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CNN Live Event/Special
Senate Votes To Acquit Trump, 57 Guilty, 43 Not Guilty, Seven GOP Senators Vote To Convict; McConnell Says Trump's Actions Were A Disgraceful Dereliction Of Duty But Voted To Acquit; McConnell Suggests Trump Could Be Prosecuted Criminally; Democratic Impeachment Managers Speak After Trump Acquittal. Aired 4-5p ET
Aired February 13, 2021 - 16:00 ET
THIS IS A RUSH TRANSCRIPT. THIS COPY MAY NOT BE IN ITS FINAL FORM AND MAY BE UPDATED.
SEN. CHUCK SCHUMER (D-NY), MAJORITY LEADER: Republicans have chosen to forgive.
The former president tried to overturn the results of a legitimate election and provoked an assault on our own government, and well over half the Senate Republican conference decided to condone it. The most despicable act that any president has ever committed and the majority of Republicans cannot summon the courage or the morality to condemn it.
This trial wasn't about choosing country over party, even not that. This was about choosing country over Donald Trump. And 43 Republican members chose Trump. They chose Trump. It should be a weight on their conscience today, and it shall be a weight on their conscience in the future.
As sad as that fact is, as condemnable as the decision was, it is still true that the final vote on Donald Trump's conviction was the largest and most bipartisan vote of any presidential impeachment trial in American history. I salute those Republican patriots who did the right thing. It wasn't easy. We know that.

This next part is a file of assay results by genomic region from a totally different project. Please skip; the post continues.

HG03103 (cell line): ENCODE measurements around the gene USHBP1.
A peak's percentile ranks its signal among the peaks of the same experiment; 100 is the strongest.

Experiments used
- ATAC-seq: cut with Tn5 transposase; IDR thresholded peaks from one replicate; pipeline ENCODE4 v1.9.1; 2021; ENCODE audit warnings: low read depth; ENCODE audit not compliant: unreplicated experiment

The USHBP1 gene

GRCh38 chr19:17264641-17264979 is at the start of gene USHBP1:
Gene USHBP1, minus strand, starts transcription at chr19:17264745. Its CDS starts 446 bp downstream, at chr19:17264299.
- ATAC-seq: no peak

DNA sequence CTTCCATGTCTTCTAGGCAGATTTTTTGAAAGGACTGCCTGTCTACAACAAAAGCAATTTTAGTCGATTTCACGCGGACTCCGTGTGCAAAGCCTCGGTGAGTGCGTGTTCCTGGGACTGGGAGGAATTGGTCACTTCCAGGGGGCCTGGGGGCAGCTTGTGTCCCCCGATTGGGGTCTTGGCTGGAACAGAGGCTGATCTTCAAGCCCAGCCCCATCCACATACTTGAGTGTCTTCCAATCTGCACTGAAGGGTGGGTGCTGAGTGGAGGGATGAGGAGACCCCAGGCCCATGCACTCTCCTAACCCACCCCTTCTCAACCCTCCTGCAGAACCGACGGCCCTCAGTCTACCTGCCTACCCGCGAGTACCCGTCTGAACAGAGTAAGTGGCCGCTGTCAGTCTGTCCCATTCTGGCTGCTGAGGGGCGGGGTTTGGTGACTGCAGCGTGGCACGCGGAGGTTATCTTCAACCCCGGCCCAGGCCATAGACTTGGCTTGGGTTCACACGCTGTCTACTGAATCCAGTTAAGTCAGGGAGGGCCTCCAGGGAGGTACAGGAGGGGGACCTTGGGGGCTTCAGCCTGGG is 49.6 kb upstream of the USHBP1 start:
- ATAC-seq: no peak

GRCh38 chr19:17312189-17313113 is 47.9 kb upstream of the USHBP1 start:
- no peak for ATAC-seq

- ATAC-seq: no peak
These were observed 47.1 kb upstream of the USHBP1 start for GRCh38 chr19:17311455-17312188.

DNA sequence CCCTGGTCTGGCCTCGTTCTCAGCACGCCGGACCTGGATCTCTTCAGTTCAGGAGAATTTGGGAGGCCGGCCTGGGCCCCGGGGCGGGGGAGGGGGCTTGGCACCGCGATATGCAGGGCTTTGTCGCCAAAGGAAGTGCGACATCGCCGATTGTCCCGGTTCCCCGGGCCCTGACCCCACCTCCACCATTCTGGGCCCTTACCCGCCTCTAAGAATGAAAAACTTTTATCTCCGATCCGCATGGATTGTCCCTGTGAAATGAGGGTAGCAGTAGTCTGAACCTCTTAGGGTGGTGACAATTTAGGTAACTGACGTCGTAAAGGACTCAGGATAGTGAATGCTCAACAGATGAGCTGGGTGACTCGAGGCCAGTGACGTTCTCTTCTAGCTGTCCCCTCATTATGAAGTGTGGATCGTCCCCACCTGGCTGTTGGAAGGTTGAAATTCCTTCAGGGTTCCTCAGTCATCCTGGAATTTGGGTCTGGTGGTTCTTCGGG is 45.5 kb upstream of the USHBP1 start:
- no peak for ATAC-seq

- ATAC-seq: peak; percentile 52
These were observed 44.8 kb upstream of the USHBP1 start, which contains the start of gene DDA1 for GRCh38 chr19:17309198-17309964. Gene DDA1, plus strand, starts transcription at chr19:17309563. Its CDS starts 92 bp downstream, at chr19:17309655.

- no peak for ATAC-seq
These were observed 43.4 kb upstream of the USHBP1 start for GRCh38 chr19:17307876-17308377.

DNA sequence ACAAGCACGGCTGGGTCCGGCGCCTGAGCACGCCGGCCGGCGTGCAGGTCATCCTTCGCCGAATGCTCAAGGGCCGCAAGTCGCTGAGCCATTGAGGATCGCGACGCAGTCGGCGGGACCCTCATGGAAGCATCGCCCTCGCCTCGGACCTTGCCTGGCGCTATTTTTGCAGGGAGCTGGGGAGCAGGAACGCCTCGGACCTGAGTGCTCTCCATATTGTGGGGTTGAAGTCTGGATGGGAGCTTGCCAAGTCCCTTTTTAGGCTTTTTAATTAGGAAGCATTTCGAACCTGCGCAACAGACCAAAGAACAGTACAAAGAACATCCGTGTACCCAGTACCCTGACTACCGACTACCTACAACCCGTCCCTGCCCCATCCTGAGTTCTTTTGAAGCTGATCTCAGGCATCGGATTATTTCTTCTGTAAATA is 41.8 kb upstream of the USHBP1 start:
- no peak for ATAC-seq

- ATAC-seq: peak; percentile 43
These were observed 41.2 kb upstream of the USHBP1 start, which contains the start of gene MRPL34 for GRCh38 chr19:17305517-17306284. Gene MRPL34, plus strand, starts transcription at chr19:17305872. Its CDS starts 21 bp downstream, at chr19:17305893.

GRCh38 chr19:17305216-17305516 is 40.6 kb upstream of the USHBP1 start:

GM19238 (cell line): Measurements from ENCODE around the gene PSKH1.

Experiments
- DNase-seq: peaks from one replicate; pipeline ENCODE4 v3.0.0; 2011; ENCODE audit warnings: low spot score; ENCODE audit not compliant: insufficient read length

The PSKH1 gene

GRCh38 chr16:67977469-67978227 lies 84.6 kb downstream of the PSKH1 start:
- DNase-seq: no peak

Let their votes be a message to the American people because, my fellow Americans, if this nation is going to long endure, we as a people cannot sanction the former president's Congress because if lying about the results of an election is acceptable, if instigating a mob against the government is considered permissible, if encouraging political violence becomes the norm, it will be open season, open season, on our democracy, and everything will be up for grabs by whoever has the biggest clubs, the sharpest spears, the most powerful guns.
By not recognizing the heinous crime that Donald Trump committed against the Constitution, Republican senators have not only risked but potentially invited the same danger that was just visited upon us.
So, let me say this: Despite the results of the vote on Donald Trump's conviction in the court of impeachment, he deserves to be convicted. And I believe he will be convicted in the court of public opinion. He deserves to be permanently discredited, and I believe he has been discredited in the eyes of the American people and in the judgment of history.
Even though Republican senators prevented the Senate from disqualifying Donald Trump from any office of honor, trust or profit under these United States, there is no question Donald Trump has disqualified himself.